Nashville trade deadline acquisition P.A. Parenteau made his debut after he was acquired on March 1 from New Jersey. He had been dealing with a finger injury. Defenseman Ryan Ellis, who had missed two of the last three with a lower body injury, also played.

Defenseman David Schlemko missed his fourth straight game with a lower body injury.

Up next

Three of the Sharks’ final 15 games of the regular season will be against the Stars, including Sunday night in the second half of a rare back-to-back at home. The Sharks visit Dallas twice on the same road trip later this month, on March 20 and 24.


Jones set for big workload down the stretch


Jones set for big workload down the stretch

Sharks goaltender Martin Jones is on pace for the lightest overall workload of his career as a starter. After starting 65 games in his first two seasons in San Jose, Jones can only play a maximum of 62 if he appears in each of the team's 12 remaining games. 

Yet simultaneously, he is also on pace for the largest stretch-run workload of his career. Jones will make his 10th straight start, and 51st overall, Friday night in Calgary. 

Friday will also mark his eighth consecutive start since the trade deadline. Over the last two seasons, Jones made 13 and 14 starts, respectively, from the deadline onwards. 

It's easy to envision Jones far surpassing that workload. Entering Mar. 16 each of the last two years, the Sharks held, respectively, 10-point and 18-point leads over the West's ninth-place team, the closest among the squads on the outside looking in at the postseason. As a result, James Reimer and Aaron Dell spelled Jones for eight and seven starts, respectively, to keep him rested ahead of the postseason.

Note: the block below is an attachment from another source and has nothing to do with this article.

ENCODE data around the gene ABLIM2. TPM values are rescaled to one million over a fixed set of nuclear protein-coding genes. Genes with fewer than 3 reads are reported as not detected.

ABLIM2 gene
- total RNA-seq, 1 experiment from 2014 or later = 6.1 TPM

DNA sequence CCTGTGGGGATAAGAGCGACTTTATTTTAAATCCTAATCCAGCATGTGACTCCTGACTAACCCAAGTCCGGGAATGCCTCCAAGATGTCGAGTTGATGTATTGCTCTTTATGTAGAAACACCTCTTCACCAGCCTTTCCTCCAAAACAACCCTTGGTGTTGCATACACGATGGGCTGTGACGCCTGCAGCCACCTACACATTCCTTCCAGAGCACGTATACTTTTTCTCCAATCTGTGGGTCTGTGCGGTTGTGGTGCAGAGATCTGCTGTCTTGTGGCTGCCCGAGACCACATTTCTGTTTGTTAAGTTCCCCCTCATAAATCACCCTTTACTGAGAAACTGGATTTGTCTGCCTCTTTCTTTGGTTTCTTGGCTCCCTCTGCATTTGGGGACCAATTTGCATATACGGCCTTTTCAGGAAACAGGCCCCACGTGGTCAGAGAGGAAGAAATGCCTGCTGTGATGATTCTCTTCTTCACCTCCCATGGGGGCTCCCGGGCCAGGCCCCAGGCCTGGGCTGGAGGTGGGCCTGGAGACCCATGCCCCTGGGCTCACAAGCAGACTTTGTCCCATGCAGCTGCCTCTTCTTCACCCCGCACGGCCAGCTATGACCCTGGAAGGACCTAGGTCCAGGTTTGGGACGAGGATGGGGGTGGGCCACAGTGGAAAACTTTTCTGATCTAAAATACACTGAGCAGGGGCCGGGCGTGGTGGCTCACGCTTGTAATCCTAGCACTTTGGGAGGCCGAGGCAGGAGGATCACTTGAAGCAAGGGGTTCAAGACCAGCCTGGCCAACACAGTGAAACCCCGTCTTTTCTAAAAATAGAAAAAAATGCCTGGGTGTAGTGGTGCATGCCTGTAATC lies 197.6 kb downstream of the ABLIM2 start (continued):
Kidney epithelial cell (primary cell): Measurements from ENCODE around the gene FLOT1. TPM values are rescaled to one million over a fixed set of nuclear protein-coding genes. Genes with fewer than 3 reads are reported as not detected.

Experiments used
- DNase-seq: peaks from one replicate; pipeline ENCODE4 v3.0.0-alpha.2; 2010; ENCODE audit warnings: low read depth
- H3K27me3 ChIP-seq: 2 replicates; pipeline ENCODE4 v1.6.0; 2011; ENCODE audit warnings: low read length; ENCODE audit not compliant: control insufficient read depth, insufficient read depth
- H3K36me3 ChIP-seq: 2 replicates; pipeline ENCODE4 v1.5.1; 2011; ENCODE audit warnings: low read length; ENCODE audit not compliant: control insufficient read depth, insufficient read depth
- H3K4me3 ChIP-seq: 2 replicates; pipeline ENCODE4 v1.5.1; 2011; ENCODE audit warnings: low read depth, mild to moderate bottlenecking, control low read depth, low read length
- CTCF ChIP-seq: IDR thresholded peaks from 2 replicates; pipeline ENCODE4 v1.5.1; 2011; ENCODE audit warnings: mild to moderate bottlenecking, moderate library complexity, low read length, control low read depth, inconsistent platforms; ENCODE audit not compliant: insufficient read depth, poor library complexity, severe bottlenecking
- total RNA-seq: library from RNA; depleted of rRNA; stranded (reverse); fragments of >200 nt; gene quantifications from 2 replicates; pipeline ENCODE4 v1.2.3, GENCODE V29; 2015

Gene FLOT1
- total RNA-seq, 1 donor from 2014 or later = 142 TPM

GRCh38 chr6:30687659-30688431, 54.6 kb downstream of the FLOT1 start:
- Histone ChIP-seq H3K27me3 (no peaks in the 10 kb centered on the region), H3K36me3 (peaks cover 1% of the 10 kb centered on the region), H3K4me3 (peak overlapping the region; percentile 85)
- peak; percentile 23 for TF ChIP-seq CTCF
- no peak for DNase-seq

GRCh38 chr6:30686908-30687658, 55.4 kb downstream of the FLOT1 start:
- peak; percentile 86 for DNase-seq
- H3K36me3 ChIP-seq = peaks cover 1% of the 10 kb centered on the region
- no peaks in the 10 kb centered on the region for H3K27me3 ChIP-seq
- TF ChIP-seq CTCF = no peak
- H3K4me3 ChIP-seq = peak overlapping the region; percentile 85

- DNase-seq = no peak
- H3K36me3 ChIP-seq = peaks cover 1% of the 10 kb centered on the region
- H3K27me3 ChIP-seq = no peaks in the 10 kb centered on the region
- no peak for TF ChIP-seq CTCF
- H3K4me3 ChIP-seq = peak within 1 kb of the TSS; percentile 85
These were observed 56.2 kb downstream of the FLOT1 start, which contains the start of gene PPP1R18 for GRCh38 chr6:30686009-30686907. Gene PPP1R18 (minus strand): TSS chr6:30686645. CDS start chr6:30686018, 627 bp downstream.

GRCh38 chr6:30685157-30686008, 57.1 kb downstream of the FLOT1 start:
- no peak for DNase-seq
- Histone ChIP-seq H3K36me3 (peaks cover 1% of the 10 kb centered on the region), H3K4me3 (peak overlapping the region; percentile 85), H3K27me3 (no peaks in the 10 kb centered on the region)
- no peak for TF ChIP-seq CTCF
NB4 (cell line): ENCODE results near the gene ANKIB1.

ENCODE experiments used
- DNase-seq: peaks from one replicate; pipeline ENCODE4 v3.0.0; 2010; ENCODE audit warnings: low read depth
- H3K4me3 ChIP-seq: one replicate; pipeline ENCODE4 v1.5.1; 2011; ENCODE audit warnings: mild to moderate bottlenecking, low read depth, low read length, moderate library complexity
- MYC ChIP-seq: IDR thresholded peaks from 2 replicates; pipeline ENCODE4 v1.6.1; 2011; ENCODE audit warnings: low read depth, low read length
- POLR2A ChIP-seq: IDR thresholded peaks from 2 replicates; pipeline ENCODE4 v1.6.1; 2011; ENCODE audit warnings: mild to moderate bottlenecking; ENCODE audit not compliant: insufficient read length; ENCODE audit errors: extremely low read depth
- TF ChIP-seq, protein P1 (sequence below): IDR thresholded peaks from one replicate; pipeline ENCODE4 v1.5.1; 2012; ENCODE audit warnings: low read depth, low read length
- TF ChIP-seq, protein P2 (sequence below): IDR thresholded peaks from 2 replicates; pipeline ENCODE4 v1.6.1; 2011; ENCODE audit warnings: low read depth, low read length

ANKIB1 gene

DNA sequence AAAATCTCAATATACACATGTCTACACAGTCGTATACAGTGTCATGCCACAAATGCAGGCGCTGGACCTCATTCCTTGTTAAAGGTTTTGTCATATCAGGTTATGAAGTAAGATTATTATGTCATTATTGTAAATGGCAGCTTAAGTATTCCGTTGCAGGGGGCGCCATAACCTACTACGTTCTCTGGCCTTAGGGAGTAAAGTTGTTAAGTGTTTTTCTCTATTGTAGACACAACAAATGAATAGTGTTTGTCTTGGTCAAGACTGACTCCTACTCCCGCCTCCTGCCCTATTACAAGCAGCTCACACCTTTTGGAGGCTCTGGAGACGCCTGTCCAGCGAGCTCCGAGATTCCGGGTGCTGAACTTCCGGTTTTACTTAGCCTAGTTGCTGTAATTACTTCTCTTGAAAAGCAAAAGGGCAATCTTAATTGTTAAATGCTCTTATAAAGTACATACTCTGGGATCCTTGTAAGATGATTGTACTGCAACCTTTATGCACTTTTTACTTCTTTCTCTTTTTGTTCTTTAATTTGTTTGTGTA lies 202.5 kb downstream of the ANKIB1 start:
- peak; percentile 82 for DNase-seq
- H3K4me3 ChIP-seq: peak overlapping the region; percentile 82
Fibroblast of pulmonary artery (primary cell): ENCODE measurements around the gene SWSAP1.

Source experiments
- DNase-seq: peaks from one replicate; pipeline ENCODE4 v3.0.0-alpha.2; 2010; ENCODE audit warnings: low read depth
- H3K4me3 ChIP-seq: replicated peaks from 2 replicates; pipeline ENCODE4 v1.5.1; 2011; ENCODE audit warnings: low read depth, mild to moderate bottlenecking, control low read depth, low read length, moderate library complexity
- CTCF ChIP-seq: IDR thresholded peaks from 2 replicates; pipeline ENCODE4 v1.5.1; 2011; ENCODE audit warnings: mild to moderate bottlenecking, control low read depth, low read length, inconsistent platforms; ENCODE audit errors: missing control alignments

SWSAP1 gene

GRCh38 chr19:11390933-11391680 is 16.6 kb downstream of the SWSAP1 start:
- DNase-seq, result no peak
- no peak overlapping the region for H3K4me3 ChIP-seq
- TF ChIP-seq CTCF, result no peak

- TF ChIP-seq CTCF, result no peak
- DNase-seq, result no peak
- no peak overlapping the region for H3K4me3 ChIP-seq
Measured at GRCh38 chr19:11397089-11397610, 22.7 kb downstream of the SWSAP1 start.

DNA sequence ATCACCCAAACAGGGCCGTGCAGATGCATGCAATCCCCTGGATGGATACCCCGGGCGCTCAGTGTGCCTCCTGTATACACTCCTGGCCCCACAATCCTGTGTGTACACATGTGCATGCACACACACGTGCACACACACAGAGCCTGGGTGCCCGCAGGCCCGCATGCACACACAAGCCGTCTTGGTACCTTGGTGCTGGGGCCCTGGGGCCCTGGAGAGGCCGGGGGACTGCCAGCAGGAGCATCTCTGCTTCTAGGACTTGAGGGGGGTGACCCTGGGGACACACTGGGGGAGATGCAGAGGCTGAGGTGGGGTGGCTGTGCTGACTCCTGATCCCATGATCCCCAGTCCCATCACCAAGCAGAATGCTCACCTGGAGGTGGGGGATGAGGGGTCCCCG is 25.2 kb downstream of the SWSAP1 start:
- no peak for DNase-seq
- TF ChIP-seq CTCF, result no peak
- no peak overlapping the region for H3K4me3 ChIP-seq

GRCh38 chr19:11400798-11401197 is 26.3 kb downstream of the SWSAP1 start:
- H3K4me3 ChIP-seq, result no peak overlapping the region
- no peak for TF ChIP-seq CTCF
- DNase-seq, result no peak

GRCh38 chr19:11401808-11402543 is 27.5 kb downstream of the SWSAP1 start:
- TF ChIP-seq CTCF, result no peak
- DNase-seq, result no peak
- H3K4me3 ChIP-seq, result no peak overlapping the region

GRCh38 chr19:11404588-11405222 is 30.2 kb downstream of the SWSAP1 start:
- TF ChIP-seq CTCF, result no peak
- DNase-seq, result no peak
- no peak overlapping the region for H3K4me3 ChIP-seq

This year, San Jose's only three points clear of the ninth-place Anaheim Ducks. There's also only one back-to-back remaining on the post-deadline schedule, compared to five in 2016-17 and two in 2015-16, and 10 of the next 12 games are against teams within four points of a playoff spot. 

Taking all of that into consideration, Jones should pretty easily exceed the mark of 14 post-trade deadline starts he set last season and ultimately start more than 60 games for the third consecutive season, barring injury. 

Should the Sharks clinch a playoff spot, it will be fair to wonder what kind of effect Jones' stretch-run starts will have on his postseason performance. Jones posted a .923 save percentage in San Jose's run to the Stanley Cup Final in 2016, and a .935 save percentage in the first round last year after receiving a good amount of time off. 

But the Sharks have to get there first, and it's understandable they will rely on Jones in order to do so. The recently-extended Aaron Dell remains one of the league's better backups, but has come a bit back down to earth this season (.914 save percentage) after earning the role last year (.931).